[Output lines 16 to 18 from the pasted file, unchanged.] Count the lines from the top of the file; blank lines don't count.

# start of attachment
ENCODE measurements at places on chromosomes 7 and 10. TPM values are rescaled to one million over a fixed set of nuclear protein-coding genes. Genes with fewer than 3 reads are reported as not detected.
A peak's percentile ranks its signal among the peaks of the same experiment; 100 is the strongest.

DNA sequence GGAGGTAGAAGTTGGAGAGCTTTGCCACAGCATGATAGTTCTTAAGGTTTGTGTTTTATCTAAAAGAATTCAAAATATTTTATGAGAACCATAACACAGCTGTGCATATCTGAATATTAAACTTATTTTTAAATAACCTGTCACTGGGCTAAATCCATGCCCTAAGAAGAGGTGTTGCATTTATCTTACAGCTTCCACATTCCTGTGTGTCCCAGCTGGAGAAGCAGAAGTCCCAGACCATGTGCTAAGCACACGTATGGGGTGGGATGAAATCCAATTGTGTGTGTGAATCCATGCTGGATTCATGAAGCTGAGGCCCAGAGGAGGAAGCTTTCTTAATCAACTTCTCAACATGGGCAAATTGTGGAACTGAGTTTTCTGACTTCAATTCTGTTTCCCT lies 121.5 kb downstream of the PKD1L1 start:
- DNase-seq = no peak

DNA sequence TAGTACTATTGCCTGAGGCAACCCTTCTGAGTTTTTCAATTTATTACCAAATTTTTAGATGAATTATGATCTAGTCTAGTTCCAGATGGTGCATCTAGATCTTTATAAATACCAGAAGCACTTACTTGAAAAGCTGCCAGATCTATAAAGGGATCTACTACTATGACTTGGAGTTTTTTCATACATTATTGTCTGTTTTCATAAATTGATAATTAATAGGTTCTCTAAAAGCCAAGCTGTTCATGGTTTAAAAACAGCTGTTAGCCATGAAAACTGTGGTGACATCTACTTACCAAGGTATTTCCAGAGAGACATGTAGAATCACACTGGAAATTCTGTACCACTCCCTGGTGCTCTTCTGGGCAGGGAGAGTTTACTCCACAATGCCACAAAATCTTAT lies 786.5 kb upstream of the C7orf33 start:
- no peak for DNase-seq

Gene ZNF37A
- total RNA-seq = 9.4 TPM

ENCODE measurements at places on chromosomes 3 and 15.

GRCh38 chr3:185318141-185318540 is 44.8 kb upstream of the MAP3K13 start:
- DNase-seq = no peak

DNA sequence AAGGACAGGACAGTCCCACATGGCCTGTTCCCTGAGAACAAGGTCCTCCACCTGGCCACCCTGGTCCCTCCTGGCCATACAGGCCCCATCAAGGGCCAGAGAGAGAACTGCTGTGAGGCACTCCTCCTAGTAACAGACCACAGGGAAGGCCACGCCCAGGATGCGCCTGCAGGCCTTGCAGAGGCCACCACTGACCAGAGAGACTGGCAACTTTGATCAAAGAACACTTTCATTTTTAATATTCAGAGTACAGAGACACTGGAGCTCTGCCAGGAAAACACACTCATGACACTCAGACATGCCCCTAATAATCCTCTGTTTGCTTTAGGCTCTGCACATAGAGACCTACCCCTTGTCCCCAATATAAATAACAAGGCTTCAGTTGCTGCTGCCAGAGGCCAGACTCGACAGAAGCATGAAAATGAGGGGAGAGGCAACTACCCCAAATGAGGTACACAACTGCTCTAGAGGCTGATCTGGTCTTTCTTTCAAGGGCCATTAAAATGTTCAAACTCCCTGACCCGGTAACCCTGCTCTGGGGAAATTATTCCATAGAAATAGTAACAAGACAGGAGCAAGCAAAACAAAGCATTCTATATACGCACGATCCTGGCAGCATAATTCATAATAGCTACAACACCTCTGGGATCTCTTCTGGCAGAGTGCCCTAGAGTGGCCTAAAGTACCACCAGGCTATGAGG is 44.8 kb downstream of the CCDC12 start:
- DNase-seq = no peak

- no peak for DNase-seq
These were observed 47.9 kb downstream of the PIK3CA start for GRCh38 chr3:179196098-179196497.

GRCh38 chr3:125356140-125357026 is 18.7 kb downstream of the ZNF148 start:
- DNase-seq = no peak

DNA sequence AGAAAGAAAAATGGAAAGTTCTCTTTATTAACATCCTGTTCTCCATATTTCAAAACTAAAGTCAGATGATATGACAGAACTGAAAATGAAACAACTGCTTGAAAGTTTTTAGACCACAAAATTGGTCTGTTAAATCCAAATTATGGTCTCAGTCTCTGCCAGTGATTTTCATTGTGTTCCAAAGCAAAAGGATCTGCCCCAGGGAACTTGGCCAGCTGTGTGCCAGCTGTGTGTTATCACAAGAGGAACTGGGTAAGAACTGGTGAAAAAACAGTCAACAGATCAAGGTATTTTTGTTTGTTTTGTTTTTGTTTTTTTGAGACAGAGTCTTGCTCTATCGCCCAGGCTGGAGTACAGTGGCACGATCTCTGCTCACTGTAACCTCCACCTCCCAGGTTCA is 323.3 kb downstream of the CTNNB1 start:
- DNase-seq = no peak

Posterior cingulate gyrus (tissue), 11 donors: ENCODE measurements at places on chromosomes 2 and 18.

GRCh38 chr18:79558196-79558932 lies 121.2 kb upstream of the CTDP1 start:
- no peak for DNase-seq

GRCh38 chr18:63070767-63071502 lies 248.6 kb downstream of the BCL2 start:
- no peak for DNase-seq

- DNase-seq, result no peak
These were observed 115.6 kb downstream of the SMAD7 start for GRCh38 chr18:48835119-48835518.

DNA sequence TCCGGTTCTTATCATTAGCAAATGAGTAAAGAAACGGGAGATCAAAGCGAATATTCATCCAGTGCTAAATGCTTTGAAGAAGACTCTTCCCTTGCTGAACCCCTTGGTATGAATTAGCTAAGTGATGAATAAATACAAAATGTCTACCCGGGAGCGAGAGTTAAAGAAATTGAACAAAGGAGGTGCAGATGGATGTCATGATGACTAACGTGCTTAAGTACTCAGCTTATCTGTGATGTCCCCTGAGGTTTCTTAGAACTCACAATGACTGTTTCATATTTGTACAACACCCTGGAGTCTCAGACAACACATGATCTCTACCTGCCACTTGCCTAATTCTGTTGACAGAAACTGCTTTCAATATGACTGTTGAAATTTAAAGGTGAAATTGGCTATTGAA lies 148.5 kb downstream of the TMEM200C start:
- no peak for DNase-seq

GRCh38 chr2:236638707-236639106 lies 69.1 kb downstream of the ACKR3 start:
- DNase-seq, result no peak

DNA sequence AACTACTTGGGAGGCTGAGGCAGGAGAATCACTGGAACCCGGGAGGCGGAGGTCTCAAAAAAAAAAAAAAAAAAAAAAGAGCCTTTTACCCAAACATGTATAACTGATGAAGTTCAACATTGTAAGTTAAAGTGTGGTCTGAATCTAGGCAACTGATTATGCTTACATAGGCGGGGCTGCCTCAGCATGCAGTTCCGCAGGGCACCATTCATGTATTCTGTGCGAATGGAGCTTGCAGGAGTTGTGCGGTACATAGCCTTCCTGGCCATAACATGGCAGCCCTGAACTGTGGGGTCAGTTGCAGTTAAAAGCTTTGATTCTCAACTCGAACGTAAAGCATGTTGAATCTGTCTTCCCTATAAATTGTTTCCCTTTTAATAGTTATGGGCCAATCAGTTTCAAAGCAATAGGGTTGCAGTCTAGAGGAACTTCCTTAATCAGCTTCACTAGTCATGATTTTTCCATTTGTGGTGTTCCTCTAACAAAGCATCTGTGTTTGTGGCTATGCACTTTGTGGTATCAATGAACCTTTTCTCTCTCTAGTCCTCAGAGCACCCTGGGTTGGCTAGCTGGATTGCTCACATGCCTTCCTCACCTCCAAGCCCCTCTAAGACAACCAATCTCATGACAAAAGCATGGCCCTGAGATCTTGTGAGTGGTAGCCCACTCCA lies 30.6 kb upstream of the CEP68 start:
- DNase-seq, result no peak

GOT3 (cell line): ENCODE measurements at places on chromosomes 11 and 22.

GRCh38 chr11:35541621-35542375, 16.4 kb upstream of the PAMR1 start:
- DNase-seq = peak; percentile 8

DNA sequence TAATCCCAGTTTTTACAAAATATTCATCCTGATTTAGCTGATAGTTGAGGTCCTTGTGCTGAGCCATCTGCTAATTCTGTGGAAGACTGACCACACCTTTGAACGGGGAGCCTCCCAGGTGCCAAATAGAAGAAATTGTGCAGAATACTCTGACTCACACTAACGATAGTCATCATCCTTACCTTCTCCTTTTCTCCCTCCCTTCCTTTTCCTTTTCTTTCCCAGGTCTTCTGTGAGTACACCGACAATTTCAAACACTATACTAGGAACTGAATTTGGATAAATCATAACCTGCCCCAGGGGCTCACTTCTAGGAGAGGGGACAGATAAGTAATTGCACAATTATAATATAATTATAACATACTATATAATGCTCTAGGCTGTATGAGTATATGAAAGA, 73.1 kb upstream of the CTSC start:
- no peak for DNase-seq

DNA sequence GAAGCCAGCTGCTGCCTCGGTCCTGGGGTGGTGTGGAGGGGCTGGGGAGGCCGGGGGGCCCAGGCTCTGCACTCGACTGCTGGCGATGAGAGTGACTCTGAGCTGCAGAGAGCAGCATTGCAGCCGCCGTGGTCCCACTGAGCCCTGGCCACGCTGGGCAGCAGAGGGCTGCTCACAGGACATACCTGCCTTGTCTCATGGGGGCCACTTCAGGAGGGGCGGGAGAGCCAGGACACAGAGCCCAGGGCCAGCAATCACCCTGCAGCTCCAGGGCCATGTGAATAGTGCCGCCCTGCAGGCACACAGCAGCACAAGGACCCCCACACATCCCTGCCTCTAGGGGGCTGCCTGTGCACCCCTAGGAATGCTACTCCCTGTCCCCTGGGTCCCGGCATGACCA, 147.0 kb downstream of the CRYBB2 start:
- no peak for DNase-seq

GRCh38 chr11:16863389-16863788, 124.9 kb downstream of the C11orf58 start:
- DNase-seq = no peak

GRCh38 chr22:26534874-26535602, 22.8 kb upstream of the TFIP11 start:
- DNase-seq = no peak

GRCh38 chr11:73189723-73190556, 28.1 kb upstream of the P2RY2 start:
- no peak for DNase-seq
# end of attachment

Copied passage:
GRCh38 chr3:125356140-125357026 is 18.7 kb downstream of the ZNF148 start:
- DNase-seq = no peak

DNA sequence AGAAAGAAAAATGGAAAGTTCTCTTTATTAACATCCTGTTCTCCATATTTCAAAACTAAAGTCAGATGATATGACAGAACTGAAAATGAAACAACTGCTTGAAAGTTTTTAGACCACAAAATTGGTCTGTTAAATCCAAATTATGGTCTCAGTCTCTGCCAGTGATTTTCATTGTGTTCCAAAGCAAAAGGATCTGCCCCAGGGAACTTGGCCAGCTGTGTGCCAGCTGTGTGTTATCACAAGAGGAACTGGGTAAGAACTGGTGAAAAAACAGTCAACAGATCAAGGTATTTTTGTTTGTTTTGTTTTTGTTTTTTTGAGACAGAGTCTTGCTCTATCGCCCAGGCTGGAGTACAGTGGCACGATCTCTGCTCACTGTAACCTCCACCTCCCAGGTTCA is 323.3 kb downstream of the CTNNB1 start: